Lying to the Computer

December 11, 2007

There are times when many of us feel that our computers are human – certainly for inanimate objects they have the ability to drive us mad.  A recent case has confirmed that it is possible to lie to a machine and the person so lying can be guilty of deceit.

Renault operated an affinity scheme with a company called Fleetpro Technical Services through which members of the British Airline Pilots Association (BALPA) and the members’ immediate families were able to order Renault cars at a discount.  Fleetpro was responsible for taking orders which were subsequently entered onto Renault’s computer system.

Over a period of ten months, 217 vehicles were ordered through the scheme.  This number was significantly greater than Renault expected.  When Renault investigated, it discovered that the sole director of Fleetpro, Mr Thoms, had set up his own Web site to pass on the discounts to Internet brokers who then resold the cars to members of the public.

Renault claimed Fleetpro and Thoms had made a series of fraudulent misrepresentations and sued Fleetpro and Thoms for just under £700,000, claiming the unauthorised discounts on the vehicles represented a loss.

At the point at which an order was put into the computer system all functions were automatic, without the need for any human intervention. 

In this context, a fraudulent misrepresentation is a statement of fact made without belief in its truth either recklessly, knowingly or without caring whether it is true or false with the intention that it should be acted on and it is in fact acted upon (Derry v Peek (1889) 14 App Case 337).  The claimant may claim rescission and damages.

The question arose as to whether it was possible in law to find a person liable in deceit if the fraudulent misrepresentation alleged was made not to a human being but to a machine.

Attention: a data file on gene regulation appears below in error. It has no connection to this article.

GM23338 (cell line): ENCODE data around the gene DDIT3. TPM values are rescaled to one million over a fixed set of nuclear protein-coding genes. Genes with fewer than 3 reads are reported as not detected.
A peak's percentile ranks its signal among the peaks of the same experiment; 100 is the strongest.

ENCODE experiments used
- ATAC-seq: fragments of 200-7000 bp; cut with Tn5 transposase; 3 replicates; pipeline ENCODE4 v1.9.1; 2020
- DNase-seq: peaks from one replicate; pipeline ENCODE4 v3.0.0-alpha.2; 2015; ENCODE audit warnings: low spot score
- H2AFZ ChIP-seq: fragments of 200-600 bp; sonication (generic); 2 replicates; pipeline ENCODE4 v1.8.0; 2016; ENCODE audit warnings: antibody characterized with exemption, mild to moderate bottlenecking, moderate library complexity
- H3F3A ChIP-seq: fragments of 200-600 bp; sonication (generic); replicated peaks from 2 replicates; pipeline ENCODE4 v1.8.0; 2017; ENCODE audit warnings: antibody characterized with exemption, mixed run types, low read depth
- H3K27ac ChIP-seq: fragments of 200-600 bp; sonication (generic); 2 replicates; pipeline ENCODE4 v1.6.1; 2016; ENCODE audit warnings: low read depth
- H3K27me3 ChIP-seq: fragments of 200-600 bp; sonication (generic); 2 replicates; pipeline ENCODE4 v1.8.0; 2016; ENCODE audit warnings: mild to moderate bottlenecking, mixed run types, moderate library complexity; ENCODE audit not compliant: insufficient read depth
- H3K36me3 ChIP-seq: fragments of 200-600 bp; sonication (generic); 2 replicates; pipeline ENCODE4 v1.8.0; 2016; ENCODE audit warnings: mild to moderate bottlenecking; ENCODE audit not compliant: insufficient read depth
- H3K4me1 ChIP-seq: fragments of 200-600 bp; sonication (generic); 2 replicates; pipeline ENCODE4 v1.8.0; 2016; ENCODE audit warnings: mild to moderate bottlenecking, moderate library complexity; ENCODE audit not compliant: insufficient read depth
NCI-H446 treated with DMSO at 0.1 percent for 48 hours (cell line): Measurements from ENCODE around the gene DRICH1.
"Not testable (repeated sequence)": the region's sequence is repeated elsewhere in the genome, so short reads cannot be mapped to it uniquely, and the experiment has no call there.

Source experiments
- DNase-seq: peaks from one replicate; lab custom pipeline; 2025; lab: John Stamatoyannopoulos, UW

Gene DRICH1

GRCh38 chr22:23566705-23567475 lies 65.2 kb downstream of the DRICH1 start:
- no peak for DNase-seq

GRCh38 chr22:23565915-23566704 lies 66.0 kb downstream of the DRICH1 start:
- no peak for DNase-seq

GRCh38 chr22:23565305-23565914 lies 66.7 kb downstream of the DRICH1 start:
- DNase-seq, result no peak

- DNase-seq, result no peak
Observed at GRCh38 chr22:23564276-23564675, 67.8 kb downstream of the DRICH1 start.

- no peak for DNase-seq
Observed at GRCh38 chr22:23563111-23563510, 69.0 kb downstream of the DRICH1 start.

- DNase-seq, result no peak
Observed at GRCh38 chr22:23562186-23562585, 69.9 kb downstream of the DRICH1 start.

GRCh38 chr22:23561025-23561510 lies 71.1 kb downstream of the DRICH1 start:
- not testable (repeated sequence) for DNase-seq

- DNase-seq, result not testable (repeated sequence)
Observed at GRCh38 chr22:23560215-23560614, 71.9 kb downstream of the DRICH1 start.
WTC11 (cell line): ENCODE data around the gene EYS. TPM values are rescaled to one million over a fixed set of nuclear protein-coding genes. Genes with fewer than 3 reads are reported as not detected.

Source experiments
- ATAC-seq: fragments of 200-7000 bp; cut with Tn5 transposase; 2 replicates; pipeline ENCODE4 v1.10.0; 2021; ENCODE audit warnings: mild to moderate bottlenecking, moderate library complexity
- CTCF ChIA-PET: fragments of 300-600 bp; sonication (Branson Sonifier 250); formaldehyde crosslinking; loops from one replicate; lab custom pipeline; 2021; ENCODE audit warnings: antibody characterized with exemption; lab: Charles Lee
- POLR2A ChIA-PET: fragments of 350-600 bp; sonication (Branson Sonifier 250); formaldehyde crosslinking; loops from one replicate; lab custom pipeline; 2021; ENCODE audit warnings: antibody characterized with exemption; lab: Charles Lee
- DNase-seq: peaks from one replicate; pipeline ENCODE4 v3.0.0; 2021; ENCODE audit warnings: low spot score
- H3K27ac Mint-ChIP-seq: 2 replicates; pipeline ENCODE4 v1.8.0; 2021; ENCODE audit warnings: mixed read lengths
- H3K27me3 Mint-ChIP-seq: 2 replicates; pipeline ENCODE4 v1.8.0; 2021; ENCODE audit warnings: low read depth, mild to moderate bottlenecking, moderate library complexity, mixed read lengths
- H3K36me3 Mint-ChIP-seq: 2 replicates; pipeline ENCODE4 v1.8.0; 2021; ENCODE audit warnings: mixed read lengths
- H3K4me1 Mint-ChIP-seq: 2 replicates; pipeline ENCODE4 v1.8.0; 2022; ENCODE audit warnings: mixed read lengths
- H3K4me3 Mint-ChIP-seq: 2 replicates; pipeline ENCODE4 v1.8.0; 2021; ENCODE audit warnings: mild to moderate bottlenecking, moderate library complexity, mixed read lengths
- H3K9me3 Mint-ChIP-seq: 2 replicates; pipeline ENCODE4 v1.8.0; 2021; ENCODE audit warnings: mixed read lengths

The judge in the case, Richard Seymour QC, stated in his judgment:

“I see no objection in principle to holding that a fraudulent misrepresentation can be made to a machine acting on behalf of the claimant, rather than to an individual, if the machine is set up to process certain information in a particular way in which it would not process information about the material transaction if the correct information were given.  For the purposes of the present action, as it seems to me, a misrepresentation was made….when the….computer was told it should process a particular transaction as one to which the discounts for which the BALPA scheme provided applied when that was not in fact correct.”

Ultimately the judge held that Renault had not suffered a loss.  If the orders had not been made, the cars would not have been built or sold and, despite the unauthorised discount, a profit was made by Renault on every vehicle and consequently there was no loss.  This seems rather harsh, given that Renault certainly lost out on its full profit.

Consequently Renault did not really achieve anything for itself by bringing the action.  However, the case is interesting for businesses involved with sales and operations activities where there is little human intervention as, although not strictly a precedent, it does show that users and customers are required to be truthful.

Helen Hart is a senior associate in the corporate and commercial department at Stevens & Bolton LLP and previously worked in-house at Centrica plc and Palm Europe, having trained at Allen & Overy in London and Frankfurt.